Where people can download the scripts, Samplitude Pro X3 Suite and Samplitude Pro X3 trials. All of this means that people can get up and running as there is a lot of great help out there. Further more; Len has indeed put together some excellent and very reasonably priced Samplitude audio tutorials.

As for other solutions with regard to using Samplitude, I would love to hear about those and would be delighted if there were anything else out there that offers such comprehensive support. The Samplitude Access team recognise that it’s not easy for visually impaired users to get started. That’s why we put a really fantastic solution together.

As Chris previously pointed out there are indeed a lot of resources available for end users. Further more every Window in Samplitude has Jaws help specifically written for that Window which end users can easily access.

I quickly looked through the up and coming Samplitude Access release documentation which is about to come out but rather than attempt to explain what is covered, I thought it best if I simply paste in some of the headings from the documentation. The documents cover a lot of detail and are a kind of manual for Samplitude Access plus a lot of helpful resources with regard to registering the product with Magix, downloading Samplitude patches extending the Samplitude demo etc.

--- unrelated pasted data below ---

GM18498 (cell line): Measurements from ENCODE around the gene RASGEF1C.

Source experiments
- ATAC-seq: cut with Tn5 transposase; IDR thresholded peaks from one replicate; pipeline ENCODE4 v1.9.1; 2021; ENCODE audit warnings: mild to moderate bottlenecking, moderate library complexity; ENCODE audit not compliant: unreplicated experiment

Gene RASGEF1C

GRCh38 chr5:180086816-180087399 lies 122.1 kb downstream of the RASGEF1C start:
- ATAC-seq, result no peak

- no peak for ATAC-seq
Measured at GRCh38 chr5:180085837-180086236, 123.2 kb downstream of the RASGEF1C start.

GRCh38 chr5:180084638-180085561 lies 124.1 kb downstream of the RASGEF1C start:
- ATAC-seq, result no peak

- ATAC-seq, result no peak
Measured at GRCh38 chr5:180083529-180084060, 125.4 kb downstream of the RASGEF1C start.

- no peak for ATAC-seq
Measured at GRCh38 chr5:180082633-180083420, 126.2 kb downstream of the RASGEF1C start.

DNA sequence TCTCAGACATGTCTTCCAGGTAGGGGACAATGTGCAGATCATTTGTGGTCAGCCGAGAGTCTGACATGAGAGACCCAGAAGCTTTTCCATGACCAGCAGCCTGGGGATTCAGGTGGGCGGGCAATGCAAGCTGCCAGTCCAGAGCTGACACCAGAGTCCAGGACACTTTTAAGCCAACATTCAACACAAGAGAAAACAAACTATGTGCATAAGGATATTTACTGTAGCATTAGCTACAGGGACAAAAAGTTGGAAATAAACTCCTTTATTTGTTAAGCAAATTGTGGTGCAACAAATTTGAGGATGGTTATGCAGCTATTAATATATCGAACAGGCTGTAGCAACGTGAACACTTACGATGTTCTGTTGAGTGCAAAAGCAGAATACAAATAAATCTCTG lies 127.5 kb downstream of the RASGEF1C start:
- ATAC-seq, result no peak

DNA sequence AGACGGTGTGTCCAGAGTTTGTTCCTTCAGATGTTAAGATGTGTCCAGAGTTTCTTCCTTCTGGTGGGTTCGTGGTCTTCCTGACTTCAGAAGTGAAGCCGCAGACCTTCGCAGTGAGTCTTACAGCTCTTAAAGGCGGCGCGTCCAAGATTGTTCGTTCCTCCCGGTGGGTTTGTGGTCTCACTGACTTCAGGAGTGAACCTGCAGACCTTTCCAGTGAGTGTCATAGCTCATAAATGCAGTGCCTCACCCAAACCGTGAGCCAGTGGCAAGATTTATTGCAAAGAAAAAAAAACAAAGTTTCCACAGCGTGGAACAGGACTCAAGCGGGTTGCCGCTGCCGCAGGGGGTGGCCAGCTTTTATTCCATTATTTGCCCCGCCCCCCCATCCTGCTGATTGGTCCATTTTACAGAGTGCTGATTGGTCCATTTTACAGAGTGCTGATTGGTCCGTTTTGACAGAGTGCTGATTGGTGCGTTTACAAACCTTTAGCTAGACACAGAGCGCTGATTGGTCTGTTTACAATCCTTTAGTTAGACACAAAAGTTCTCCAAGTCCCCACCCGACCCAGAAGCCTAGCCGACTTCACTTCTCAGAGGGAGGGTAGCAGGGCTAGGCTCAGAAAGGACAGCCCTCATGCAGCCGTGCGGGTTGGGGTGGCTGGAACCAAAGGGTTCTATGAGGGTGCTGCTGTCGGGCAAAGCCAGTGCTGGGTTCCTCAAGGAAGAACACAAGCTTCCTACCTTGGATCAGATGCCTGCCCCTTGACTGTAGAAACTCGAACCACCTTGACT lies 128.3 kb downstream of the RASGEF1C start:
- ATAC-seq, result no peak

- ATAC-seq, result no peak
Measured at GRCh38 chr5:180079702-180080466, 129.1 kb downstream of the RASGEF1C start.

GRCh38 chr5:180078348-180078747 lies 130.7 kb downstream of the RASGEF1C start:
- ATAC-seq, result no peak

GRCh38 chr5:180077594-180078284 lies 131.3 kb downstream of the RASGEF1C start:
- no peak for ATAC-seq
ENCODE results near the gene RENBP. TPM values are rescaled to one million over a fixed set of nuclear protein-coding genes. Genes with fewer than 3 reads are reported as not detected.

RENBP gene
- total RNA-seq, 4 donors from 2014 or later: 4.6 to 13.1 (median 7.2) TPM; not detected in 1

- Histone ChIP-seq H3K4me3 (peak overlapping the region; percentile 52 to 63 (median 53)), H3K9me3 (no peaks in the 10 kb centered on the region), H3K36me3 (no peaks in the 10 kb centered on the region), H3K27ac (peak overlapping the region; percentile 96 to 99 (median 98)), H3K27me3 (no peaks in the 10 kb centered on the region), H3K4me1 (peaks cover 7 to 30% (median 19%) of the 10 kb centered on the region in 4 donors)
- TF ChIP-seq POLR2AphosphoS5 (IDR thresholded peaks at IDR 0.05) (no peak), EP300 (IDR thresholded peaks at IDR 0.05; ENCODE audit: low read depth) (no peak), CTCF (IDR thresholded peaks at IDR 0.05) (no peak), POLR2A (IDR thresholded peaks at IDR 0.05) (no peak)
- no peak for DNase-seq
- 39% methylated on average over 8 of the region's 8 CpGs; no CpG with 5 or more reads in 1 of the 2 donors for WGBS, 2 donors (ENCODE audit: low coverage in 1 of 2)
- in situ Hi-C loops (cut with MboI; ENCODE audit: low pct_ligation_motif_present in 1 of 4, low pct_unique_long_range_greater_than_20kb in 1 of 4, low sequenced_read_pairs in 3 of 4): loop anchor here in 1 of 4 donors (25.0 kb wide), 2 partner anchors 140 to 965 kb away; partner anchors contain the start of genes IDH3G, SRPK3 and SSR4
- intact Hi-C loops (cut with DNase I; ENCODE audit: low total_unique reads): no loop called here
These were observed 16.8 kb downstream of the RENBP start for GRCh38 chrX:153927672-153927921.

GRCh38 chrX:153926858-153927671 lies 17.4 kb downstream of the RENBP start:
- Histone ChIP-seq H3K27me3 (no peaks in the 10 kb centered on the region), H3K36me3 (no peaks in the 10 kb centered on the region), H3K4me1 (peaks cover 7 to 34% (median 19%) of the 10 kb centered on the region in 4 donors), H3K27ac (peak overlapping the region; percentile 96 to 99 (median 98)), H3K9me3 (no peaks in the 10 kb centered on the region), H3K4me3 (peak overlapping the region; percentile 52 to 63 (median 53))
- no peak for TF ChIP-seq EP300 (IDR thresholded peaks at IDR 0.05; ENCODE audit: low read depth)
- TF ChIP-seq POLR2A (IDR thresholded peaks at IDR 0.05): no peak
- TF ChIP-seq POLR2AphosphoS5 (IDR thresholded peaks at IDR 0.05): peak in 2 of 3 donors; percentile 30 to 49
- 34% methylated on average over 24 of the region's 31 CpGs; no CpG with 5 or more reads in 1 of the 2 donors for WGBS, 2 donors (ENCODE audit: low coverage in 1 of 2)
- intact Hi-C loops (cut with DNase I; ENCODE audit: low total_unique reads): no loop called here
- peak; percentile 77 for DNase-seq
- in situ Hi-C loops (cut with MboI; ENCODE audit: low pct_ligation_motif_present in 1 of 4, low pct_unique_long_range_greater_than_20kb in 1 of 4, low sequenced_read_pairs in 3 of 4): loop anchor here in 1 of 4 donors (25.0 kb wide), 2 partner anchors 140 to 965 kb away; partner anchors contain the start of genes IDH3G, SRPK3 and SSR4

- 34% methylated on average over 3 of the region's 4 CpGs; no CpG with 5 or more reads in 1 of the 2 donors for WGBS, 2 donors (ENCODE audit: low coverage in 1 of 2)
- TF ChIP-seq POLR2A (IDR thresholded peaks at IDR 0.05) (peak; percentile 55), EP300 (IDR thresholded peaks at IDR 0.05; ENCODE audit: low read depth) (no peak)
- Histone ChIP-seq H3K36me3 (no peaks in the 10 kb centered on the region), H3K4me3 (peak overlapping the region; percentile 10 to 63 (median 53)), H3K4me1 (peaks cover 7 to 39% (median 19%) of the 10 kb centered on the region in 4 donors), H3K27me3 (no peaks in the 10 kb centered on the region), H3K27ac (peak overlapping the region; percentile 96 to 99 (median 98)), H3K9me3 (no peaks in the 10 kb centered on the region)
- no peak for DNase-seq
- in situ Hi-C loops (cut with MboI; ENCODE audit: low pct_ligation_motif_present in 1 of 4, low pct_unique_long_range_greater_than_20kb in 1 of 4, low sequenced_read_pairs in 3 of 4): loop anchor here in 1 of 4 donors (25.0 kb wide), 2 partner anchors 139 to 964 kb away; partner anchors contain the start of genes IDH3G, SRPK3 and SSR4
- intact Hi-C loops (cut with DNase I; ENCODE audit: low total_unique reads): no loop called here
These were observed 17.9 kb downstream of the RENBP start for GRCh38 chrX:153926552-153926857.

From the read me:

Differences Between Samplitude Pro X3 And Samplitude Pro X3 Suite,
Screen Resolution,
Recommended Windows Settings,
Fixing Potential Windows 10 Display Problems,
A Note About Using The Samplitude Suite Trial To Obtain the Full Installer For Samplitude Pro X3 Suite,
Tips For Installing Samplitude Pro x3 Suite,
Installing Additional Magix Instruments,
Installing Independence Or Independence Pro,
Adding Shortcuts To Samplitude Documentation On Windows 10,
Installing The Samplitude INZ file Into Samplitude Pro X3 And Samplitude Pro X3 Suite,
Getting To The Samplitude "Start Selection" Dialog Box After You Have Unchecked The "Always show this dialog during start" Checkbox,
Changes To The INI Files,
Using Plug-ins With HotSpotClicker,
Known Issues,
Audio Set-up In Samplitude,
Configuring MIDI Devices,
Adding A Control Surface,
Enabling Komplete Kontrol Transport Controls IN Samplitude,
Adding VST's,
Setting up Samplitude To Record Multiple Objects Ungrouped,
Enabling Automatic MIDI Record Switch On Current Track,
Enabling Disabling MIDI Echo In Samplitude,
How To Insert A Softsynth Or Audio Affect,
Inserting A Softsynth With Multiple Outputs,
Enabling Playback On A Softsynth,
Editing Objects In The MIDI Editor,